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The National Center for Victims of Crime serves as a victim-services related training and technical assistance provider.  This website provides resources for Project Safe Neighborhood teams, organizations seeking to address Complex Homicide cases, and other entities wanting to learn more about crime victims' and survivors' needs and experiences and reduce violent crime.


of U.S. law enforcement organizations have a specialized victim service unit


of violent crime survivors received services from a victim service agency in 2017


of U.S. law enforcement organizations have full time staff dedicated to a domestic violence unit


of U.S. law enforcement organizations have full time staff dedicated to a victim service unit

About Our Training and Technical Assistance (TTA) Programs

Project Safe Neighborhoods (PSN) is a Department of Justice initiative that began in 2001 to reduce violent crime nationwide by utilizing evidence-based methods, and it consists of approximately 100 districts, which are led by U.S. Attorney offices and may include local law enforcement, judiciary, nonprofit, and other local components.

The Multidisciplinary Responses to Families and Communities in Complex Homicide Cases (Complex Homicide) project aims to identify promising victim-centered, trauma-informed responses as well as evidence-based practices that can be implemented through partnerships between law enforcement and victim service providers to address the needs of families and communities in complex homicide cases. 

The National Center's Role

With PSN, efforts have recently integrated victims’ and their families’ needs and experiences, which the National Center for Victims of Crime (National Center) recognizes as essential to reducing violent crime. The National Center leads this effort by serving as a voice for victims and providing trauma-informed and victim-centered TTA to all task forces. The National Center’s TTA covers a wide range of topics in our TTA Catalog.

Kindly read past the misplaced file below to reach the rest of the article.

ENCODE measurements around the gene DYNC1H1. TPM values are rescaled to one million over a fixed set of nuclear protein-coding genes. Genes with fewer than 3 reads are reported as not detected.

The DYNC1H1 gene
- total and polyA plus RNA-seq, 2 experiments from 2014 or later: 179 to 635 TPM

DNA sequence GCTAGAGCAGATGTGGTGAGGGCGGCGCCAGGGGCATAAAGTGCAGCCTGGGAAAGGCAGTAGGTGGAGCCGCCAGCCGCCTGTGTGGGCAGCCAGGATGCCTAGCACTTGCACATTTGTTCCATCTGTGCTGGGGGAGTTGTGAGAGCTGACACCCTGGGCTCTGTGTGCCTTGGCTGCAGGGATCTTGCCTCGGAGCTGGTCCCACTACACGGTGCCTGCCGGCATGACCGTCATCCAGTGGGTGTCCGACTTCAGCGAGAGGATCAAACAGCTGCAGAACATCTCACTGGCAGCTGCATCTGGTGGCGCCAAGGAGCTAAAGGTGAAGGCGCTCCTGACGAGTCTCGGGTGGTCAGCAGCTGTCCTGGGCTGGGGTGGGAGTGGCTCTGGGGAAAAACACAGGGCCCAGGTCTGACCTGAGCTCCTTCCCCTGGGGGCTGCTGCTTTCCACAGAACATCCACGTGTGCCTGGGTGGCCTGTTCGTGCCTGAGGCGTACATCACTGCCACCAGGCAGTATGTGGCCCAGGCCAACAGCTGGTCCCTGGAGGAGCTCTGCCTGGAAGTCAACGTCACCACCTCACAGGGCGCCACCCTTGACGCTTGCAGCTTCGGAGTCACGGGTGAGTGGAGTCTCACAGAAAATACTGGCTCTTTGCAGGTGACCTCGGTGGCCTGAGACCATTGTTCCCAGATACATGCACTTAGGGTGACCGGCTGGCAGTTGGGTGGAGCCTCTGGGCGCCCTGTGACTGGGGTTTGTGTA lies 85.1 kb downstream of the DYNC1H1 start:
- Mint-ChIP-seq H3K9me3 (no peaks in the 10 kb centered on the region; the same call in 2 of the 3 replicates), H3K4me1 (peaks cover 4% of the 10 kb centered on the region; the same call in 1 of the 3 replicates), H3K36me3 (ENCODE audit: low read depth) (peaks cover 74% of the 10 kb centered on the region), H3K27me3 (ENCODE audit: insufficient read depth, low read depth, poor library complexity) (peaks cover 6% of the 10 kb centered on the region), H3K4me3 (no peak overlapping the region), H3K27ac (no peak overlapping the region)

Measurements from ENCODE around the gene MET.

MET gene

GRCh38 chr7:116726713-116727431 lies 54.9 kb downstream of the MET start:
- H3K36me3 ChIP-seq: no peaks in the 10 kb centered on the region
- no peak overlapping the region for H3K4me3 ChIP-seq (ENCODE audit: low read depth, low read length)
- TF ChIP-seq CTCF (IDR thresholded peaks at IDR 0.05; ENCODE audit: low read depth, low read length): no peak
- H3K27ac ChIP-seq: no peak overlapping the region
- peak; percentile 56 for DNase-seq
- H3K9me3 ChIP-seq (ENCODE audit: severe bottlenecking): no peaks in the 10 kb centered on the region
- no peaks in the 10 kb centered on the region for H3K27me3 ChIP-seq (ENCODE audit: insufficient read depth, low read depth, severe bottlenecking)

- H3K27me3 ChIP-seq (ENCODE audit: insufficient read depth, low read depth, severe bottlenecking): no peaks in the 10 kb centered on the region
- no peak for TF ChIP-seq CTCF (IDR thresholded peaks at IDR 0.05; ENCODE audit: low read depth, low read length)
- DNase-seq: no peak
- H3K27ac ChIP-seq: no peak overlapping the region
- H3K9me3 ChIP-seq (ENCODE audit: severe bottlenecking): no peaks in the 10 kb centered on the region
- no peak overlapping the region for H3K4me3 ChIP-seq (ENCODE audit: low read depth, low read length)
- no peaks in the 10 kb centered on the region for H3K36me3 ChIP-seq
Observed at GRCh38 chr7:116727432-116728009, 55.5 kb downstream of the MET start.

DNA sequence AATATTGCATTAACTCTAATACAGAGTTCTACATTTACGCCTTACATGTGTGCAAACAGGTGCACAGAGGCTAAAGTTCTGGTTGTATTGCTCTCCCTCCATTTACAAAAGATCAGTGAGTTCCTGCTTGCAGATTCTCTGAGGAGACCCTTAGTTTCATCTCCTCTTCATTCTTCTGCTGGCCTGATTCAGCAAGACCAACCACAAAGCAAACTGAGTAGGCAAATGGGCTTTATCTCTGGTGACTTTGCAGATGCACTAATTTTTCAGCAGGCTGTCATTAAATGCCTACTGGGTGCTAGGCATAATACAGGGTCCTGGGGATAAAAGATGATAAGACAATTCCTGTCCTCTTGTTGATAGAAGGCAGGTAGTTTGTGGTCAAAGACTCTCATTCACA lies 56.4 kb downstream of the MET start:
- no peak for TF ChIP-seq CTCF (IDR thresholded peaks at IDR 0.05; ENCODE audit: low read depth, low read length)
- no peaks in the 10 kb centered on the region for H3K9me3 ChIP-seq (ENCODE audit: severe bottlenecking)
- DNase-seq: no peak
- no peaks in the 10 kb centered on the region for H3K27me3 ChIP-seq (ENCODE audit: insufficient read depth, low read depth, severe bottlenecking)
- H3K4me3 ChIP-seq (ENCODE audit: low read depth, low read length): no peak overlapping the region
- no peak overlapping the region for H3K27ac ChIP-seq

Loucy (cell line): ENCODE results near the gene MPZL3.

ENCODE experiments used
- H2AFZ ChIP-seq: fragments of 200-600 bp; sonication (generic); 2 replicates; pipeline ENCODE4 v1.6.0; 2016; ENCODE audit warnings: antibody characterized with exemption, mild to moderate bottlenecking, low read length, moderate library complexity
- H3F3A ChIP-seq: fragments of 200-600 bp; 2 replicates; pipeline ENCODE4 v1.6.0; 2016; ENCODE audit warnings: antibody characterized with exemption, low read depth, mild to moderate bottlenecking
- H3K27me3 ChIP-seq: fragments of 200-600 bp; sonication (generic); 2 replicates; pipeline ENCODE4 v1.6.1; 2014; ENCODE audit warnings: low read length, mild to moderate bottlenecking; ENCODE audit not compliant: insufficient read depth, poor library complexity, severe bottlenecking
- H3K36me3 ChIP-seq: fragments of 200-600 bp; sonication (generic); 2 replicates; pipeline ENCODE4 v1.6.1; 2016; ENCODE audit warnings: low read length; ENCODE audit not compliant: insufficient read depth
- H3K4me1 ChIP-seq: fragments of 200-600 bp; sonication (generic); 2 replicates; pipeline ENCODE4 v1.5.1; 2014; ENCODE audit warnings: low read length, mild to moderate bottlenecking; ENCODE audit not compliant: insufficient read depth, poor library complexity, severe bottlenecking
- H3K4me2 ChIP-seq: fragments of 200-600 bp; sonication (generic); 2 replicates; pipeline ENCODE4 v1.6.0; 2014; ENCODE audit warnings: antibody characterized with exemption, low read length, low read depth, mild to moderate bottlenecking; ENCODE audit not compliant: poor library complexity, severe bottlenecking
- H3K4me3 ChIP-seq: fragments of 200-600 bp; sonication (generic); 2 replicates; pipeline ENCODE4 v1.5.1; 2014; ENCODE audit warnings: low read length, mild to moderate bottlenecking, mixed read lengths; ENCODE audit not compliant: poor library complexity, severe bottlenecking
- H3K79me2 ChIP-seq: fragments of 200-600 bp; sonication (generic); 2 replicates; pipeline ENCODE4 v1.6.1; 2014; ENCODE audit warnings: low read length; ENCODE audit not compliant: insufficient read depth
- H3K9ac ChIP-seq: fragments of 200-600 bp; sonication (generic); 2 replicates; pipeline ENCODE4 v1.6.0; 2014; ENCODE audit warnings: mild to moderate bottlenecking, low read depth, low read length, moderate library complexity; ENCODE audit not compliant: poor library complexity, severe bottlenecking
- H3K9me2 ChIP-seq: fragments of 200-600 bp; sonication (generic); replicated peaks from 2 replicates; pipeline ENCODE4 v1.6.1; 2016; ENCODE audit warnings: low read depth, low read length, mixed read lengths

With Complex Homicide, the National Center, in partnership with the National Sheriffs' Association (NSA), has provided direct TTA to seven demonstration sites. In addition to providing access to a variety of subject matter experts to help grantees implement their projects, the National Center has provided support, as needed, for each site’s program evaluation. The National Center and NSA will also publish and disseminate a compendium of promising practices and resources resulting from the projects.


After violent crime victimization, survivors, their families, and communities experience significant levels of fear and concern for their safety, including trauma-related symptoms such as sleep problems, depression, stress, anxiety, substance abuse, and isolation.

From 1993 to 2009, only 7.4% of victims of aggravated assault received assistance from a victim service agency.  From 2010 to 2015, this number decreased by 0.2%.

In 2017, high school students who were gay, lesbian, bisexual, or unsure of their sexual orientation were more likely than heterosexual students to report physical or sexual dating violence.

While nationwide homicide rates are declining, homicides in the 50 U.S. largest cities rose by 17% from 2014 to 2015, representing the greatest increase in 25 years.

At-risk and underserved crime survivors are significantly less likely to report their victimization and have significantly less access to victim services.


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P.O. Box 101207

Arlington, VA 22210


(202) 467-8700


This website was produced by the National Center for Victims of Crime and is funded in whole or in part through grants from the Bureau of Justice Assistance (Grant No. 2018-V3-GX-K002) and the Office for Victims of Crime (Grant No. 2016-XV-GX-K017), Office of Justice Programs, U.S. Department of Justice.  Neither the U.S. Department of Justice nor any of its components operate, control, are responsible for, or necessarily endorse this website (including, without limitation, its content, technical infrastructure, and policies, and any services or tools provided).  The opinions, findings, conclusions, or recommendations expressed in this website are those of the contributors and do not necessarily represent the official position or policies of the U.S. Department of Justice.

© 2020 by National Center for Victims of Crime.